Another Cocktail Festival, but a Different Continent: Africa

The rising interest in cocktails and spirits over the past quarter-century has led to an explosion of conventions and festivals all over the world where drinks are poured and discussed in depth. Africa, however, has been largely absent from this global party.

That situation will change next year with the arrival of Ajabu, in South Africa. Billed as the continent’s first international spirits and cocktail festival to be held biannually, the event will run in Johannesburg from March 10 to 13, then in Cape Town from March 13 to 18. It will be followed by another weeklong event in both cities in fall 2024. (Ajabu means “something wondrous” in Swahili.)

The event is the brainchild of Mark Talbot Holmes, the founder of U’Luvka Vodka, and Colin Asare-Appiah, a native of Ghana who rose quickly through London’s mixology ranks in the 1990s and early 2000s to became a senior portfolio ambassador for Bacardi. Mr. Asare-Appiah was once a bartender at LAB, a London bar that was one of the most influential of the early craft-cocktail crucibles, and which had a location in Cape Town.

“I’ve always been African-centric,” he said. “I wanted the groups of people I’ve worked with over the years to come together and celebrate the uniqueness of Africa.”

Mr. Asare-Appiah got the idea for the festival while sheltering in place in Brooklyn during the pandemic, a period that allowed him time to reflect on his African roots. “When sitting still in the pandemic, I connected more with the continent,” he said. “I realized so many things were happening around the continent, but it was fragmented.”

The Boy Scout Ol’ Fashion, a drink topped with a fig at Hero, a bar in Nairobi, Kenya.Credit…Hero Bar

Ajabu will try to bring those fragments together, flying in bartenders from bars in several African countries — including Hero in Nairobi, Kenya, and Front/Back in Accra, Ghana — to share ideas and show theirs to the world.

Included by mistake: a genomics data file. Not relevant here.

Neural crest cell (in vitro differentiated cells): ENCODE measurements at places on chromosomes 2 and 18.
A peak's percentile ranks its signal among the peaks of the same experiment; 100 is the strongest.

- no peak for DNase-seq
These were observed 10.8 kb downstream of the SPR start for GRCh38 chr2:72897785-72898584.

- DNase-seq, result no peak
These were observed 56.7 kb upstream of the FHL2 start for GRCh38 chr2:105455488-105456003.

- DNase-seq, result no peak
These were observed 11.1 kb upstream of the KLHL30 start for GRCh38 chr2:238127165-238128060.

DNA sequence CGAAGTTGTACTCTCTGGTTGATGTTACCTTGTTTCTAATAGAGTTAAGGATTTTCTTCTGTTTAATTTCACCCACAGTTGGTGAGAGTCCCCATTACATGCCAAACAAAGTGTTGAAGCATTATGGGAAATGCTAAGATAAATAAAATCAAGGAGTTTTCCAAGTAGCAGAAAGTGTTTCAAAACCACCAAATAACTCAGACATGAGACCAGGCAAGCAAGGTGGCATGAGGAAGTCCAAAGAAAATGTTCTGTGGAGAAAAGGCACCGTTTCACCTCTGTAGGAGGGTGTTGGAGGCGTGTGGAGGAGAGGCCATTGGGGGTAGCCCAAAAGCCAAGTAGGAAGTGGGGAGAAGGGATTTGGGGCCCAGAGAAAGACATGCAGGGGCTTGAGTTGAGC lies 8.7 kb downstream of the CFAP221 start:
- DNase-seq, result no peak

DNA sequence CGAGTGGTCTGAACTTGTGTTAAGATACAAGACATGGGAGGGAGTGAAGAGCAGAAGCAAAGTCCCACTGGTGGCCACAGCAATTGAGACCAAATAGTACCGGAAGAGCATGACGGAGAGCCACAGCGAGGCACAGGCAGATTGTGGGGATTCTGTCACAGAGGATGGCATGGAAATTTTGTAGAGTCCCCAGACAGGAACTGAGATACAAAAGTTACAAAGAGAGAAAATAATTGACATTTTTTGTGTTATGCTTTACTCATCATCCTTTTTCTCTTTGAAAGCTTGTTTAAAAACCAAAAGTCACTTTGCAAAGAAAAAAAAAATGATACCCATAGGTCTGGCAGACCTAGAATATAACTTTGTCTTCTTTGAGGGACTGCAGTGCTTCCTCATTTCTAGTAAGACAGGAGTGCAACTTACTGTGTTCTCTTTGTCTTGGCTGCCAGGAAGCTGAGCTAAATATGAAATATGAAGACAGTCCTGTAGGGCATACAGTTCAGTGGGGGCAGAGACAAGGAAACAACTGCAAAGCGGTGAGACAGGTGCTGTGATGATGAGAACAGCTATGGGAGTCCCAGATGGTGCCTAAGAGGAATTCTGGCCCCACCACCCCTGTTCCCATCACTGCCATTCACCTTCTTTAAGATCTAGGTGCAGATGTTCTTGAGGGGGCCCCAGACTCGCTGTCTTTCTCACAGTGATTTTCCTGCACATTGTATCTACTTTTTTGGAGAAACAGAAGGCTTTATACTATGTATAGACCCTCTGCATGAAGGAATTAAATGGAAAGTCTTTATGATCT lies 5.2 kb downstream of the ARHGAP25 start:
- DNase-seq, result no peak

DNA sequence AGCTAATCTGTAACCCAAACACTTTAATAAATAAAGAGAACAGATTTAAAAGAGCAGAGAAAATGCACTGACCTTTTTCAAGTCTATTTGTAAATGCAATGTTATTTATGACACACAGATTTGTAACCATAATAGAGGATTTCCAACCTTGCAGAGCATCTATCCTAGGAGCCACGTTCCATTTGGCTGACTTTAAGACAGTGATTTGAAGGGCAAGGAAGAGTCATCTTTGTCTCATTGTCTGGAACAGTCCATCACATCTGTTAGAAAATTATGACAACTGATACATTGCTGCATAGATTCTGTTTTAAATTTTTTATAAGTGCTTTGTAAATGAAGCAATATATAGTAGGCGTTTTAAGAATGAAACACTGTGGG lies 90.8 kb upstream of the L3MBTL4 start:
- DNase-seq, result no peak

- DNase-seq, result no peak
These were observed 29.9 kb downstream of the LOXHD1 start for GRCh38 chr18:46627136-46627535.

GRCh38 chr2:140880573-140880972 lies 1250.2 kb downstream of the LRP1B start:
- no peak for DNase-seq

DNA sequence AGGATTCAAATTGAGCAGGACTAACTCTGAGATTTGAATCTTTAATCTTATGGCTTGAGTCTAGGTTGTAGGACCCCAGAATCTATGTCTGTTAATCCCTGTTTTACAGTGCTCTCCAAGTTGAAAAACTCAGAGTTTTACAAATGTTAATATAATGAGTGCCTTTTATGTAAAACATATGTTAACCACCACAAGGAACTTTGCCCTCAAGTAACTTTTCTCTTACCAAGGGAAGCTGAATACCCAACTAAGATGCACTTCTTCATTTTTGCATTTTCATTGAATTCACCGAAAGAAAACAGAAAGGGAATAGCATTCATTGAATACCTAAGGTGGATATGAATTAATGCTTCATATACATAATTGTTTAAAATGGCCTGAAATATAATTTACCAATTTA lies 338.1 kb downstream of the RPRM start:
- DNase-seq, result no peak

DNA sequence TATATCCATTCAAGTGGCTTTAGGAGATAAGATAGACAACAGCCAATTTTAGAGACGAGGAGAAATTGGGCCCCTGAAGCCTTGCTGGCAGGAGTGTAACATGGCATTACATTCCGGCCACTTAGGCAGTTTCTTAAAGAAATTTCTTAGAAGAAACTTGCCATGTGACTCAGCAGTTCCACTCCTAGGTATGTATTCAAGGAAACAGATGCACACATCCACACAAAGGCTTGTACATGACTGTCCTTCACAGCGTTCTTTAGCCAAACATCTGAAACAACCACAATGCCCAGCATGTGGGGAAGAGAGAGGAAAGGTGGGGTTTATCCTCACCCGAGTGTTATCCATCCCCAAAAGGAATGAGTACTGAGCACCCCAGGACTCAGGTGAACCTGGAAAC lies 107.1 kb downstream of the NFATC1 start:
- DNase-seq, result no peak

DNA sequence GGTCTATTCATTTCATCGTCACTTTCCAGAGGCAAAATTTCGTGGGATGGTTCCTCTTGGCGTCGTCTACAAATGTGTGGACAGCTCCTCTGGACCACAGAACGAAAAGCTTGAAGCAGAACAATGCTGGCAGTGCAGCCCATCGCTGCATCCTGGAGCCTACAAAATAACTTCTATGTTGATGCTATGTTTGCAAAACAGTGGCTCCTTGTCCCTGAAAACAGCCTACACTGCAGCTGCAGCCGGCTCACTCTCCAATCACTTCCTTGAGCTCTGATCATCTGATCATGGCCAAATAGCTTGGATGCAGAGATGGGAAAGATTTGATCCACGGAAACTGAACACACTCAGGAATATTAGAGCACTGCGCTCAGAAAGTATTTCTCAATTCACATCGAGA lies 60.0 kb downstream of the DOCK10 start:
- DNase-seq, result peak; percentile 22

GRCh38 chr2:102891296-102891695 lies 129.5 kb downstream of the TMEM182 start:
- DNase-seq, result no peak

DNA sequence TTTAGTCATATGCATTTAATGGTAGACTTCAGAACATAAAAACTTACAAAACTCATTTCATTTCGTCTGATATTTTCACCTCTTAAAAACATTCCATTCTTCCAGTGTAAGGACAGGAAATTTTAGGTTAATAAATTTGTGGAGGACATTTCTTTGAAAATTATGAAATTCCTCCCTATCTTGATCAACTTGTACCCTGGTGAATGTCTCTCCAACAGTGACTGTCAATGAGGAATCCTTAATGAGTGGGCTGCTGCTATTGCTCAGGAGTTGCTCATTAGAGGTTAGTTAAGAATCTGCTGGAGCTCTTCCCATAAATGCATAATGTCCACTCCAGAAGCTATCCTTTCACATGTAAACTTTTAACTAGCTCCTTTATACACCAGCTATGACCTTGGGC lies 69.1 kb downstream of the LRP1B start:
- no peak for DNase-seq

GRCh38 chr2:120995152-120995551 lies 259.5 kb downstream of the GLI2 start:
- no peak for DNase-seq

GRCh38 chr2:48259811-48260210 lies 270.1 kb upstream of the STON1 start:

“South Africa is definitely the leader in the African drinks industry,” said Leah van Deventer, a drinks writer, educator and consultant in Cape Town. “But there are emerging hot spots in Kenya, Ghana and Nigeria, and, to a lesser extent in Senegal, Côte d’Ivoire and the Democratic Republic of Congo.”

Mr. Asare-Appiah and Ms. Van Deventer — who will be working as an on-the-ground troubleshooter at Ajabu — presented a panel called “Africa Is Now!” at the Tales of the Cocktail convention in New Orleans in July.

The Ajabu festival will also feature visits from prominent bars outside Africa, including Milady’s in New York City, Rayo Cocktail Bar in Mexico City and Trailer Happiness in London. Instead of the usual pop-ups that traveling bars often stage at conventions, the visiting bars will team up with local African bars for what Mr. Asare-Appiah calls “mash-ups.”

He intends to gather many of the bartending alumni of LAB, which began as a school, the London Academy of Bartending. There will also be a tribute to Douglas Ankrah, one of LAB’s bartending stars and the inventor of the internationally popular drink called the Porn Star Martini (a combination of vanilla-flavored vodka, passion-fruit liqueur and purée, and sometimes lime juice, with a side of bubbly). Mr. Ankrah, a native of Ghana who died in 2021, came up with the idea for the cocktail while working in Cape Town.

In the craft-cocktail world, “Africa is the final frontier in many regards,” Ms. Van Deventer said. “It’s not only off the beaten track geographically, but it’s vastly different culturally. I suppose people have been uncertain how to get involved, which is why a festival like Ajabu is so exciting.”

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